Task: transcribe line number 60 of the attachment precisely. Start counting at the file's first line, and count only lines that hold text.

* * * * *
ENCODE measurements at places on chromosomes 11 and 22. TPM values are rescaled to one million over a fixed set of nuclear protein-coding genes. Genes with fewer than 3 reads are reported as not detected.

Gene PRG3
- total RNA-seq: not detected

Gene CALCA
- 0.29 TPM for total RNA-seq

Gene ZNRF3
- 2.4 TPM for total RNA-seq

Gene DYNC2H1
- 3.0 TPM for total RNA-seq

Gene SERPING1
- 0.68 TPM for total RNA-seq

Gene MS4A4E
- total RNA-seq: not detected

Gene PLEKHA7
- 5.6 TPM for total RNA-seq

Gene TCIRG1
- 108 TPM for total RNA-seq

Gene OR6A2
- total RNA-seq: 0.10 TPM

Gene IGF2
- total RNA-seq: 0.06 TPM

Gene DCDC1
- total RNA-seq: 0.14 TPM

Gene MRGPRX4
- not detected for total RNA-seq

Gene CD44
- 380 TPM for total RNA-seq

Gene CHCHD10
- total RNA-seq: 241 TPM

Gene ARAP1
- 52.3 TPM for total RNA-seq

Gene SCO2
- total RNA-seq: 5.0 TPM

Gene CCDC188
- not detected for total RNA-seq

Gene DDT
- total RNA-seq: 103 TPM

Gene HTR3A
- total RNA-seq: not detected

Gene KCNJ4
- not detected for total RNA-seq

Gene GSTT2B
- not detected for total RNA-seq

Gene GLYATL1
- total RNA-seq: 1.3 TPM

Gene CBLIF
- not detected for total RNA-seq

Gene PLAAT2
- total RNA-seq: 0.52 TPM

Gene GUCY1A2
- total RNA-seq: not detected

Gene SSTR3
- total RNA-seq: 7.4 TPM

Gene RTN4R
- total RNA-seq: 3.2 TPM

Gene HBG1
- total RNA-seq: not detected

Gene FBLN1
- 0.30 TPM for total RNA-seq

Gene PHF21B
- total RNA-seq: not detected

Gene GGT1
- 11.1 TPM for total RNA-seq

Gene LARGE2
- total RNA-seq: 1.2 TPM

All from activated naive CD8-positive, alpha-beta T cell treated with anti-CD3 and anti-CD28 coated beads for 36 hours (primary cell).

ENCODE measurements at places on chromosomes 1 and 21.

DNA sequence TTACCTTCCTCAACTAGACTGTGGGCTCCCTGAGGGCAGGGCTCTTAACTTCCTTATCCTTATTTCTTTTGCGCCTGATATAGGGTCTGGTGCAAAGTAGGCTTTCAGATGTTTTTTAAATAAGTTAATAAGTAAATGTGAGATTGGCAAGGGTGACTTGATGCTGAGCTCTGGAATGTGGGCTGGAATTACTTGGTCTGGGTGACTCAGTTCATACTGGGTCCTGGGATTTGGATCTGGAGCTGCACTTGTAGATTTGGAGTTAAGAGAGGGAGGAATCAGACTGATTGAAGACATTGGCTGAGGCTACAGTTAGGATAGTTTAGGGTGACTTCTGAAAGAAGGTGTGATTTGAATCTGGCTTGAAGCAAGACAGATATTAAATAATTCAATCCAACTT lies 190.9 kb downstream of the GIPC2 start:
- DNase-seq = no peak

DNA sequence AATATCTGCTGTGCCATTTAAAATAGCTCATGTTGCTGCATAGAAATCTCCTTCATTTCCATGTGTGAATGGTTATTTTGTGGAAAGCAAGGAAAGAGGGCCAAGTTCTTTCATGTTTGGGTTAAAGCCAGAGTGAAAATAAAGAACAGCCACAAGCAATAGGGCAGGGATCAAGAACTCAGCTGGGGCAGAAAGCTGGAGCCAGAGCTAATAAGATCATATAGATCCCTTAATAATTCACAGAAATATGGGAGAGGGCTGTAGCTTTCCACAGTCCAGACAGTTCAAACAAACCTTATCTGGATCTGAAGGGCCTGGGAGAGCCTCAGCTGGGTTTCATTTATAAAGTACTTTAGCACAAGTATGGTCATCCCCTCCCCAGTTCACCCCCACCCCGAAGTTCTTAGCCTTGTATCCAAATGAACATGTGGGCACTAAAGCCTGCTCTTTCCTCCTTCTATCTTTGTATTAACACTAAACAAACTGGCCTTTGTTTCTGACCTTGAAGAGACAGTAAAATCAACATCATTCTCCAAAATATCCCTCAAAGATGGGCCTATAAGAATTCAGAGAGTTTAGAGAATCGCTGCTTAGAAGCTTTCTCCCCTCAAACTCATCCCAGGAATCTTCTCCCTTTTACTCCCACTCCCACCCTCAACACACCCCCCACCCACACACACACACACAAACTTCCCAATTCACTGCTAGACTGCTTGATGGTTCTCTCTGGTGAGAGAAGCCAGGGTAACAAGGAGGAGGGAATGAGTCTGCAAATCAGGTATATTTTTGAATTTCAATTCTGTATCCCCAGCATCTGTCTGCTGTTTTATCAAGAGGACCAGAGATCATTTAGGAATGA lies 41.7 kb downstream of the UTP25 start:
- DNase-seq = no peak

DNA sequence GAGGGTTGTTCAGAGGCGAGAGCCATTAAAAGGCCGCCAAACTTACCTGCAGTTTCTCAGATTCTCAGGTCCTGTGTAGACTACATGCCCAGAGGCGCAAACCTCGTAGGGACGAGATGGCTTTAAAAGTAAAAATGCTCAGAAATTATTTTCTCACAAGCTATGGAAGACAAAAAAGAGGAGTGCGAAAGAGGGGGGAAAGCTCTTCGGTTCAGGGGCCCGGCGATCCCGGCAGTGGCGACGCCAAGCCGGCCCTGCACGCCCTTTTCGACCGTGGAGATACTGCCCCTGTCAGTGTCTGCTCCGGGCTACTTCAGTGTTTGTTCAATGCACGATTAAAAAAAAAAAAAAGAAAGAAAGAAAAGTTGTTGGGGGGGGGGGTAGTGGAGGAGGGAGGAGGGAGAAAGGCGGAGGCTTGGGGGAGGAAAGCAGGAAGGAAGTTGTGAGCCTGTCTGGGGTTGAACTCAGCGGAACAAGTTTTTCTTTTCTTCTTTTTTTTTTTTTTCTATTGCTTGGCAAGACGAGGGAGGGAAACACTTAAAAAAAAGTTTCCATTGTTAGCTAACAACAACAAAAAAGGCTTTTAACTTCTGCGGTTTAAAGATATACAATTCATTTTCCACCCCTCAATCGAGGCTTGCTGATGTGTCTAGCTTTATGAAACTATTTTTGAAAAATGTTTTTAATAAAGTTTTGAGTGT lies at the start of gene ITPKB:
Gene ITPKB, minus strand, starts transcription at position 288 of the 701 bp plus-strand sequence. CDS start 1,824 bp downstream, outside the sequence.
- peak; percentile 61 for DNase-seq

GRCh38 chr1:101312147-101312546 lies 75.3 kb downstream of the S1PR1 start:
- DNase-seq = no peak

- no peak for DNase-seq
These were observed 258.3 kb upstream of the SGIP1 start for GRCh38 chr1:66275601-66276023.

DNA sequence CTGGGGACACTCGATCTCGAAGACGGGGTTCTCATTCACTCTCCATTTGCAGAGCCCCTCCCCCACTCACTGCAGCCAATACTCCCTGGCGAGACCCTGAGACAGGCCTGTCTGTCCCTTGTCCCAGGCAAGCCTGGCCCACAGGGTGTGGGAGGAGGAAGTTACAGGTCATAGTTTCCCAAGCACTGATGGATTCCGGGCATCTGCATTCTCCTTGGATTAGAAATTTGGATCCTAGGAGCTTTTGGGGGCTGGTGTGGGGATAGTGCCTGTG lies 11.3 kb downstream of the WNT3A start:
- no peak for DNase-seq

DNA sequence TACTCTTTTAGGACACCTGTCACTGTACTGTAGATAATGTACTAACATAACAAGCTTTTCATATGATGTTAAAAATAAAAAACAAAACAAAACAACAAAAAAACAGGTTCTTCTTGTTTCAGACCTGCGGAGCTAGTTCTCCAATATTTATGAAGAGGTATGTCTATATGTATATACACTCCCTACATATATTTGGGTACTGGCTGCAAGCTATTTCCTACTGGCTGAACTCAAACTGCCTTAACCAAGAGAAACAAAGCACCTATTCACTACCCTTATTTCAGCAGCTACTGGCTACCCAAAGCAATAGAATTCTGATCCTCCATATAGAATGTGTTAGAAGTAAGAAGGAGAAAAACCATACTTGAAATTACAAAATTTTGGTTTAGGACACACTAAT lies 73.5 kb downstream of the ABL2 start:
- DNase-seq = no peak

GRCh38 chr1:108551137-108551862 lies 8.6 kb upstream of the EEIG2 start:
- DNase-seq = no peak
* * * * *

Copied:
Gene PHF21B